EVERETT — People who live in Everett still might get a chance to vote on whether they want future City Council members to be elected by districts.
Whether the vote takes place in November could be resolved at a public hearing Monday night.
A grass roots group called Everett Districts Now has been collecting signatures on a petition to create districts. They want the council to have five seats drawn through districting. Districts have to be similar sized in population and contiguous. There also would be two at-large positions. Right now, all seven council members are elected at-large.
Supporters say the existing system creates an imbalance in political power between old Everett and new — a line that some draw along 41st Street. Opponents question whether districts are the best way to address issues of representation. It’s proven to be a hot topic for candidates running for council and the mayor’s office.
The petition in its current form needs 8,100 voter signatures to qualify for the ballot. That number is based on the last general election turnout, which was the presidential run in November. Future petitions likely would have a lower requirement.
The council on Monday will look at the options, including the petition. The meeting starts at 6:30 p.m. in the council chambers. The comment period on districts is scheduled to follow seven unrelated agenda items.
If there are enough signatures, the council could take a vote on a draft ordinance. It would request the county to put the language from the petition on the ballot.
If there aren’t enough signatures, the council could decide to pursue districting through other means. Council members potentially could seek a November ballot measure on their own. They also could set the matter aside for study.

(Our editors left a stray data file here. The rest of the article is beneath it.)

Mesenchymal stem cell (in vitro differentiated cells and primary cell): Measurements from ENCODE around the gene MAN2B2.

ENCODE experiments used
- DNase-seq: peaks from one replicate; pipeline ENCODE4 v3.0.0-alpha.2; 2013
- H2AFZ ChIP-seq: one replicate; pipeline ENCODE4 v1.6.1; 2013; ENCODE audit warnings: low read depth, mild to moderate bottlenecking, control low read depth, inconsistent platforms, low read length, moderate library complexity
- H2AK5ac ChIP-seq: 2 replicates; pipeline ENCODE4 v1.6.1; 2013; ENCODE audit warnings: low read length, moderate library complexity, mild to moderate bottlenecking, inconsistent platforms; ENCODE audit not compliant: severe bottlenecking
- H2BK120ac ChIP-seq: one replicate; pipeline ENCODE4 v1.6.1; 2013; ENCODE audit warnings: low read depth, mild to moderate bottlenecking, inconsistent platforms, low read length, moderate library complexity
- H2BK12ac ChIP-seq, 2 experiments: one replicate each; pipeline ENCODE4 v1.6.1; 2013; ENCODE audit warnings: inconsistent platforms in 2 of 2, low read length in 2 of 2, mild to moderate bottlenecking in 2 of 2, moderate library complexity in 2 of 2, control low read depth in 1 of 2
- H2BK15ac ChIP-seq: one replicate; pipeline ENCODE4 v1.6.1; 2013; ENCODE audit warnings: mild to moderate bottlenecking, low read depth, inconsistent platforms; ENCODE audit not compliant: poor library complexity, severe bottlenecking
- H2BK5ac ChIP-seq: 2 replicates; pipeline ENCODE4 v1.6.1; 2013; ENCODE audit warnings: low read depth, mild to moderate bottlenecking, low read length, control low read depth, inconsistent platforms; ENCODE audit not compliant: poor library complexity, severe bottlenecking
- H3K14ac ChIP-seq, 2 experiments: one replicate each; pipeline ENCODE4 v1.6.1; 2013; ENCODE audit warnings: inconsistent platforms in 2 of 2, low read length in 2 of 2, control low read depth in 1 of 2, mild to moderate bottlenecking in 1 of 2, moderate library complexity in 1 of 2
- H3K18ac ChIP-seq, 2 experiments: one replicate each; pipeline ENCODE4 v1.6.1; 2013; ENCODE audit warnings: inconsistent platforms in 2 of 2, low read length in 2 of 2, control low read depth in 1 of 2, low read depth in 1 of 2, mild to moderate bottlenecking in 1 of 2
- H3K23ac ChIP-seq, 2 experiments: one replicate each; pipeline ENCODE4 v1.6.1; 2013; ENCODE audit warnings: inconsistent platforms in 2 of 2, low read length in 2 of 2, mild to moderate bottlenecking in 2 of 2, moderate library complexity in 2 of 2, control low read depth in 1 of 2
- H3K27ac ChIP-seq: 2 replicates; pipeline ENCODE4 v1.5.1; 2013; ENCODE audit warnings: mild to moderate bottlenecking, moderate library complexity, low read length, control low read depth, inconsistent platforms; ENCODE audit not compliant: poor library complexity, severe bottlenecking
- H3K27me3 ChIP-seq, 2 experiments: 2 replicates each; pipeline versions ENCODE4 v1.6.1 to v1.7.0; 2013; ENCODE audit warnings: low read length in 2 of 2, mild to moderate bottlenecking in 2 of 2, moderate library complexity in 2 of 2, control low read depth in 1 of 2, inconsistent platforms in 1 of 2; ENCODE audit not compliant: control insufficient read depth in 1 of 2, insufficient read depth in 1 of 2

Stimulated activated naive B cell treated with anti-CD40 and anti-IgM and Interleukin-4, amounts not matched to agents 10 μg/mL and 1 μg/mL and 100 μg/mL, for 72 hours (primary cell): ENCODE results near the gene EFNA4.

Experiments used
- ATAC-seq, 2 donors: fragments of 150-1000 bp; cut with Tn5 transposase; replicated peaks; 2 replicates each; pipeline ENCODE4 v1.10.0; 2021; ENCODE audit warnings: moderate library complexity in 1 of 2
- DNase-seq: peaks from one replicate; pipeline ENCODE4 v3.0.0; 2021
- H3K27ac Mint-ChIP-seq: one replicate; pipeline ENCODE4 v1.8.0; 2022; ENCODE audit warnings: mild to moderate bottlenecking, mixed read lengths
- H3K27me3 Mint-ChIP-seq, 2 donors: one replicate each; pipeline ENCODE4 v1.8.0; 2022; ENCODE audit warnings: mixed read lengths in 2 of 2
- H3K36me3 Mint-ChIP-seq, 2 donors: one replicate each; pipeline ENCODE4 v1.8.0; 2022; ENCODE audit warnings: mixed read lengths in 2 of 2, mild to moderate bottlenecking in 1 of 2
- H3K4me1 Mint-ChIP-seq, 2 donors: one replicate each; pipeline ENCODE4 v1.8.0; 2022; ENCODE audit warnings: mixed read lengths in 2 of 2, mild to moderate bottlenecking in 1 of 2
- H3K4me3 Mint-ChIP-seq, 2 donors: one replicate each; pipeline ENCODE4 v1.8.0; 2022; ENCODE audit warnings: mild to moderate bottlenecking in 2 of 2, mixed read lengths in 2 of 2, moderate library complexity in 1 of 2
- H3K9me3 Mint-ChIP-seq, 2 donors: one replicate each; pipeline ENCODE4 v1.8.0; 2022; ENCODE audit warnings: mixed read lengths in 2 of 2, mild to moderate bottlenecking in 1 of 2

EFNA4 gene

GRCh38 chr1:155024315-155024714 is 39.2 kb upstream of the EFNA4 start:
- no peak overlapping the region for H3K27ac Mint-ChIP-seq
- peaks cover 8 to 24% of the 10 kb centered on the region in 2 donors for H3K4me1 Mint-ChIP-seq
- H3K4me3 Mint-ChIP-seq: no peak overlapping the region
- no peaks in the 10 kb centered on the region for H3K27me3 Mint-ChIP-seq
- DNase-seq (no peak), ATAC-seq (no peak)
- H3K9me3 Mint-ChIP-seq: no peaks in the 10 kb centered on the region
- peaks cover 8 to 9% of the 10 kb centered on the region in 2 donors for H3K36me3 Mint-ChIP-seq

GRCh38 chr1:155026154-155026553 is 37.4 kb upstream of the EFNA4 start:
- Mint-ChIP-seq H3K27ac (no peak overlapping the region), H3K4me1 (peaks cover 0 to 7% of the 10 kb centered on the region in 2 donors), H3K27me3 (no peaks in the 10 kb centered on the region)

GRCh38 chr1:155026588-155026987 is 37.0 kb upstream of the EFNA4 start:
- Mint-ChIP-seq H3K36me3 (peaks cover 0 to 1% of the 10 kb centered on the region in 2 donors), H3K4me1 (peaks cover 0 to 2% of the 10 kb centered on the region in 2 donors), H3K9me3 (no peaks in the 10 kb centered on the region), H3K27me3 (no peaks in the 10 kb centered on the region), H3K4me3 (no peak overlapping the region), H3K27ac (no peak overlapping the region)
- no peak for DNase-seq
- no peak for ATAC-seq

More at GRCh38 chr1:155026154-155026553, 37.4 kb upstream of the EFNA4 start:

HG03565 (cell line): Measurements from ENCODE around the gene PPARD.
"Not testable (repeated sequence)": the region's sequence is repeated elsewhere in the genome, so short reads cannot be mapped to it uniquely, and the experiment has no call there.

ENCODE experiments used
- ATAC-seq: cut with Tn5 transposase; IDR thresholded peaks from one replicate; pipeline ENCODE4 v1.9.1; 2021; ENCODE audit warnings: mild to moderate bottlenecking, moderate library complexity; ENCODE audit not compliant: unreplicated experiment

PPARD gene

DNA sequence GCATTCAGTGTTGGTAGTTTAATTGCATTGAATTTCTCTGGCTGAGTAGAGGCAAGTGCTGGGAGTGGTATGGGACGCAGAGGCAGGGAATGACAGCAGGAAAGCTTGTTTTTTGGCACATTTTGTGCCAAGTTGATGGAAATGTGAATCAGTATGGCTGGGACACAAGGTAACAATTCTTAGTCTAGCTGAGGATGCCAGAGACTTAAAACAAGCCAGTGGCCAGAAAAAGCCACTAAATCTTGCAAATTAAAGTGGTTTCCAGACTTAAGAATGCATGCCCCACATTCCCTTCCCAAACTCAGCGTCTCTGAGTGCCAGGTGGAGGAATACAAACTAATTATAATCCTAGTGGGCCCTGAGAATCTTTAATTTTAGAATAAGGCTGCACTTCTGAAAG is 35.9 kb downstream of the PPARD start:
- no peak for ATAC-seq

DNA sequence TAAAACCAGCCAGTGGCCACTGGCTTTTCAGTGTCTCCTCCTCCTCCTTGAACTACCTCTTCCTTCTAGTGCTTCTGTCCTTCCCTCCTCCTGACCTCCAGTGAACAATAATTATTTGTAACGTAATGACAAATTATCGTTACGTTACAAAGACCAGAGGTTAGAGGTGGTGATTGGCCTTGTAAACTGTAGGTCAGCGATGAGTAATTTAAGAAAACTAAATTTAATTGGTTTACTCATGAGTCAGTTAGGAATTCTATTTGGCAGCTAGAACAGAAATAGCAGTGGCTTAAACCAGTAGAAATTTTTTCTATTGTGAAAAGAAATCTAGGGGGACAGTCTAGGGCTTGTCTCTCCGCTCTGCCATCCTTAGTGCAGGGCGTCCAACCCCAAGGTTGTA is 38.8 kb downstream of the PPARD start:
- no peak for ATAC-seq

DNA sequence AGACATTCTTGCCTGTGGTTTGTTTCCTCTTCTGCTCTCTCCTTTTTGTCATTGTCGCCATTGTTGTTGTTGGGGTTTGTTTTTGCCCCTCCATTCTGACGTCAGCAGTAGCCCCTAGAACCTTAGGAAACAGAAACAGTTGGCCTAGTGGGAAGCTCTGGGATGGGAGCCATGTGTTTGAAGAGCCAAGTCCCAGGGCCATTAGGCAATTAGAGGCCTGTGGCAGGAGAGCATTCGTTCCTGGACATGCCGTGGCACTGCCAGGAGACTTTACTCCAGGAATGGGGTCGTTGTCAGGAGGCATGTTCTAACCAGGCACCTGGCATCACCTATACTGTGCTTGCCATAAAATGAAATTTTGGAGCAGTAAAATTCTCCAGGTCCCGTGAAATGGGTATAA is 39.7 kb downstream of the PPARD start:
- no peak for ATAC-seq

As of Wednesday afternoon, more than 3,000 signatures had been counted, said Megan Dunn, a leader with Everett Districts Now. About 100 volunteers are going out to neighborhood meetings and local events, and their efforts haven’t been tallied.
“We’ve just been overwhelmed by the support and the grass roots effort by people to get this on the ballot,” she said.
As of Thursday evening, the city had not received the signatures.
The deadline to submit November ballot measures is close-of-business on primary Election Day, said Garth Fell, Snohomish County elections manager. This year, that falls on Tuesday. A petition of fewer than 10,000 signatures can take about a week of work to verify.
Everett Districts Now contend they have until September to collect signatures. Some of the confusion over deadlines is drawn from varying reads of the city charter and state law. Earlier this month, city officials said they believe state law supersedes what’s in the charter.
Dunn likens the dispute to women’s suffrage. She says the city and others in power keep throwing up roadblocks.
“It’s outrageous that we have to spend so much time and energy getting our City Council to do the right thing,” she said.
Monday’s meeting was moved up to allow for another round of discussion before Tuesday’s election.